A wallaby is fighting for its life after being shot with an arrow and left for dead, an act described by animal rights campaigners as “deliberate” and “cruel”.
The young Bennett’s wallaby was on private property at Pelverata, east of Huonville in southern Tasmania, and is currently being treated for a severe infection.
Wildlife carer Teena Hanslow, who is treating the animal, said it was heavily sedated and receiving antibiotics.
Ms Hanslow previously cared for the wallaby when it was a joey when its mother was killed by a vehicle.
She was named Carley and was successfully re-released a year ago into the bush where she thrived, having joined a mob.
Based on the severity of the infection from the arrow wound, Carley is thought to have been shot days prior to being discovered by rescuers on Thursday with the arrow still lodged in it.
Animal Liberation Tasmania spokesperson Kristy Alger said it was shot deliberately.
“It was done on purpose. A shot of this nature, someone going out onto a property in the middle of the bush with a bow and arrow — they’re not going out there to shoot trees,” she said.
“They’re going out there to inflict cruelty to animals.”
Greg Irons, director of Bonorong Wildlife Sanctuary, agreed, calling it “a disgrace”.
“Someone deciding to shoot a wallaby with a bow and arrow, knowing the accuracy simply isn’t going to be there, it’s a disgrace,” he said.
“Animal cruelty is the one thing that makes our blood boil.
“We work so hard to try and save so many animals from so many things, and then for people to be deliberately hurting them under the name of sport, it’s just unbelievably disappointing.”
‘Wallaby endured injury for days’
Ms Alger said the wallaby was shot by a target practice arrow, as opposed to a hunting arrow, so it was more likely to maim the animal than kill it.
“With a hunting arrow, it will have a head on it that will actually tear a hole through the animal that won’t be closed by the arrow shaft and the animal will bleed out”, she said.
“[A target practice arrow] is a much crueller way to die. This wallaby endured this injury for days. He would have eventually died from infection, dehydration or starvation.”
Mr Irons said there was no excuse for shooting animals by bow and arrow.
“It’s something that you know is obviously not going to be as clean and as quick as other potential methods, so there is no reason to potentially do that besides doing it under the name of some sort of sport,” he said.
‘This case is not an isolated incident’
The shooting of this wallaby follows a pademelon being put down in January after being shot in the leg by an arrow.
Ms Hanslow said as a wildlife rescuer, she sees too many cases of injury caused by arrows.
“This one is not an isolated incident,” she said.
Mr Irons said though it was difficult to gauge if the number of wildlife being injured by arrows was increasing, Bonorong Wildlife Sanctuary had seen four cases in the past 12 months.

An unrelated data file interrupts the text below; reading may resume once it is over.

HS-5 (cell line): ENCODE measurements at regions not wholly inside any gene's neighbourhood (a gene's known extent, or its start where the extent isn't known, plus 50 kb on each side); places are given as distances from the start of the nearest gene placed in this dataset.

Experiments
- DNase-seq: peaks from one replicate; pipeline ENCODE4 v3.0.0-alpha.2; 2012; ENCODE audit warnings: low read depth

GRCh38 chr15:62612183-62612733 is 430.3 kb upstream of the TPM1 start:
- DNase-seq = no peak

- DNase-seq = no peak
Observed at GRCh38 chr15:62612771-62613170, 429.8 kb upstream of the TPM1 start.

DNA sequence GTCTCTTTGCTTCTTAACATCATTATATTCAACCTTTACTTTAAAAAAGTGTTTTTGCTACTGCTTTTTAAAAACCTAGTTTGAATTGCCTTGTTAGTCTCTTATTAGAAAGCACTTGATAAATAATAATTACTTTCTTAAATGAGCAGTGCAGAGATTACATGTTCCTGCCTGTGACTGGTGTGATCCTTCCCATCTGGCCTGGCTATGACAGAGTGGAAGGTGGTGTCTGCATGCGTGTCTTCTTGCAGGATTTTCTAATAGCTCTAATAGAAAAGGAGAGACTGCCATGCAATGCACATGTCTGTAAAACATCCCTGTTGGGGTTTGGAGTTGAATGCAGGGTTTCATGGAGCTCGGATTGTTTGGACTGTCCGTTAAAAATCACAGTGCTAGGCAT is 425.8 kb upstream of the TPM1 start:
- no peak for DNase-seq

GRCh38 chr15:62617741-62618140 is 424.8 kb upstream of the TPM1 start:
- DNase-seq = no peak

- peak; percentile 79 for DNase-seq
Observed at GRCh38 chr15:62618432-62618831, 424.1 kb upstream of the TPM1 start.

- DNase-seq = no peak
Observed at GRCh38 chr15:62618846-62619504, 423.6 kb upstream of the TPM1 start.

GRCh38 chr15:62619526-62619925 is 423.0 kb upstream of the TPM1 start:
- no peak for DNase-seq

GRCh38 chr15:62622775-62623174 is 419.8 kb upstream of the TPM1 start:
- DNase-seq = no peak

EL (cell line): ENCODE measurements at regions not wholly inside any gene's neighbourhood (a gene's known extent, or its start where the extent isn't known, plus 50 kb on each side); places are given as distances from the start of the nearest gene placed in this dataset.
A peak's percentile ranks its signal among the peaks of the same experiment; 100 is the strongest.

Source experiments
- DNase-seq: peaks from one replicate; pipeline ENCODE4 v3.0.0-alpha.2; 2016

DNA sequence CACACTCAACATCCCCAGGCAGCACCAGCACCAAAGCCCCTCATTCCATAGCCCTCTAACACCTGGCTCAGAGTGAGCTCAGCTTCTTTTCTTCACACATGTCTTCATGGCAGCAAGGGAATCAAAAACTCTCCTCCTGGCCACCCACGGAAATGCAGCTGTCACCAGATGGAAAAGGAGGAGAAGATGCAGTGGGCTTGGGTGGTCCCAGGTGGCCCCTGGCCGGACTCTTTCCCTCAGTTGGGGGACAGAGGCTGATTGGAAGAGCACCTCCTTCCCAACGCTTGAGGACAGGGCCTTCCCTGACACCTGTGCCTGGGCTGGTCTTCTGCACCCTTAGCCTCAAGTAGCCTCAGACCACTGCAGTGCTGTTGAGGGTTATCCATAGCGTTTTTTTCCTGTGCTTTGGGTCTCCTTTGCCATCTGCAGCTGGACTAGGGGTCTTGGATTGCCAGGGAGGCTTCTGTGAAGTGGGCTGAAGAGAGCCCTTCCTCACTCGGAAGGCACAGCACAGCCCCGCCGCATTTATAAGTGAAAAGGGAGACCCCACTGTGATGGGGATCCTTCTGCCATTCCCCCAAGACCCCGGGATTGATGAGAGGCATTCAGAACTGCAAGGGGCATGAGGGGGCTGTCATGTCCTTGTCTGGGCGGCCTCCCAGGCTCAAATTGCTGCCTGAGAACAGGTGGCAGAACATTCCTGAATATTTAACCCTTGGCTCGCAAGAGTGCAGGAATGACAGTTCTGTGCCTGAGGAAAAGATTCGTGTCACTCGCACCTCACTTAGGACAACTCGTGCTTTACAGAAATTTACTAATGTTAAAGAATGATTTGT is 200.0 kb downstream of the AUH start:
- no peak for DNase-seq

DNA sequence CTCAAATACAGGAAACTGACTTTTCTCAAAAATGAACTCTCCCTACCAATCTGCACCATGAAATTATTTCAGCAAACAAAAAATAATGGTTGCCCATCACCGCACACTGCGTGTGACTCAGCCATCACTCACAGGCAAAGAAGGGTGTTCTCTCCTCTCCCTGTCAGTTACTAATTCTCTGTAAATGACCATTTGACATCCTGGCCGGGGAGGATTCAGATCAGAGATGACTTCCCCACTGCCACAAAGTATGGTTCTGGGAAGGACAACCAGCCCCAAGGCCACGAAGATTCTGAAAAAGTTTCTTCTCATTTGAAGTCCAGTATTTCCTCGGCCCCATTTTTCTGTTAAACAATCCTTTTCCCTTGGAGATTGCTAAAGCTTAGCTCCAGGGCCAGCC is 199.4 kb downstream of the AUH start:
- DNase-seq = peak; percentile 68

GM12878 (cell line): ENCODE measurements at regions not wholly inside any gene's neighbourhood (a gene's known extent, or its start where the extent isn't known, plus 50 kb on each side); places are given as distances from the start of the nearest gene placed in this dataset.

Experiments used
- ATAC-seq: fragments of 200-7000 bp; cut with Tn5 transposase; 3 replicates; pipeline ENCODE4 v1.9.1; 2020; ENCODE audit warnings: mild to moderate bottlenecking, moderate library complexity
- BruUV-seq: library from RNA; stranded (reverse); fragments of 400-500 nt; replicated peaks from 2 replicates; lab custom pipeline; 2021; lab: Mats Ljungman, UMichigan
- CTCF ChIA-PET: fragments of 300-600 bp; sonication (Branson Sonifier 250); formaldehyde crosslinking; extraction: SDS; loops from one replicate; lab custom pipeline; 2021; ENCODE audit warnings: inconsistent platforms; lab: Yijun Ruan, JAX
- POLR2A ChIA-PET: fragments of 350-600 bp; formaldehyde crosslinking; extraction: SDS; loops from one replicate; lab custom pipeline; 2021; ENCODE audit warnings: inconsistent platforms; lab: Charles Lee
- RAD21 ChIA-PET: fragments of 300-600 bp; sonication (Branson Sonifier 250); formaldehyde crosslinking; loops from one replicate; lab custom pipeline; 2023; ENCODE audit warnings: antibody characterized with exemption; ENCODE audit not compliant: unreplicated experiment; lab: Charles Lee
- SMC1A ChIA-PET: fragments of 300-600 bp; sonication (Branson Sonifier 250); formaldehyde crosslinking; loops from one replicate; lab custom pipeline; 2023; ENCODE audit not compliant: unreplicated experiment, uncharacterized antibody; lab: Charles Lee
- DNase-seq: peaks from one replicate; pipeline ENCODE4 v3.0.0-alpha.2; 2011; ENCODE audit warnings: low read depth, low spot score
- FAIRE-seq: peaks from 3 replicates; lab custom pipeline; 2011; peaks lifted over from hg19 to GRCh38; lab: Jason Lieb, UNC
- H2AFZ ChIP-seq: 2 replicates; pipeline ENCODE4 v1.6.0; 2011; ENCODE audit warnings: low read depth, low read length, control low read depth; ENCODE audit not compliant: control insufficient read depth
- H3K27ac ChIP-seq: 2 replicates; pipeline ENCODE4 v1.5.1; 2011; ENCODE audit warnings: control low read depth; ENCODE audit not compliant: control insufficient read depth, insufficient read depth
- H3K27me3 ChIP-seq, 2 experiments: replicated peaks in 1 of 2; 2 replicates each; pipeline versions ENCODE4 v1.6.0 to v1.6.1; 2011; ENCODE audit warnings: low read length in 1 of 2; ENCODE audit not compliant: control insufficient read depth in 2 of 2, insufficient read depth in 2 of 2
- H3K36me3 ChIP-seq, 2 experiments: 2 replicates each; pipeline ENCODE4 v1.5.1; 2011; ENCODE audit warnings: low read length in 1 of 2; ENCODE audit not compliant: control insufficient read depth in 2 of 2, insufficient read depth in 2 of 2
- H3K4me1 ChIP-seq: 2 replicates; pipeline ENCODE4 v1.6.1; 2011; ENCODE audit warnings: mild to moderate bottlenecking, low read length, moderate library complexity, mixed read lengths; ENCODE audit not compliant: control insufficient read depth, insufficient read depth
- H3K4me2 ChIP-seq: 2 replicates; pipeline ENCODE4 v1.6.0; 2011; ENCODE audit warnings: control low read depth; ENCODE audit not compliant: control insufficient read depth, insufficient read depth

He said that may just be the tip of the iceberg.
“For every one that we see, that’s going to be only a percentage of the animals that this is actually happening to,” he said.
Ms Alger said there may be an increase in arrow-related wildlife injuries.
“There have been reports of, I wouldn’t say significant numbers, but a number of wallabies down south in the same area as this particular wallaby with arrow wounds, so it does seem like there’s an increase in this sort of activity,” she said.
‘Bows and arrows need to be regulated like guns’
According to the Department of Primary Industries, Parks, Water and Environment’s website, the use of a bow and arrow for hunting any species is prohibited, but Ms Hanslow said there was confusion in the community.
“It’s a real grey area,” she said.
“Really, Tassie just does not give a damn about wildlife.”
She suggested better regulation would help prevent animals suffering from injuries caused by arrows.
“Bow and arrows need to be registered, just like guns. The laws around this just aren’t strong enough,” she said.
“I have had to euthanase so many animals that have been shot in the face or the paw.
“People should be made to do mandatory target practice.”
Silent treatment over animal shootings
Mr Irons said friends “egg each other on” to shoot animals, but because no one confesses to seeing anything the crimes go unpunished.
“At the end of the day, if someone knows who did that and doesn’t speak up, they may as well have done it themselves,” he said.
Ms Alger said a community united in anger could help create legislative change.
“People are outraged and, funnily enough, it’s one of those situations that unites a broad section of the community, even liberationists with hunters,” she said.
“A huge number of people in the community … are absolutely appalled that this animal would have been subjected to such a horrific injury.”
Image credit: Teena Hanslow
This article was written as part of my employment with the ABC. It was published 3/6/18. It’s available here: http://www.abc.net.au/news/2018-06-03/tas-wallaby-fighting-for-life-after-being-shot-with-an-arrow/9829522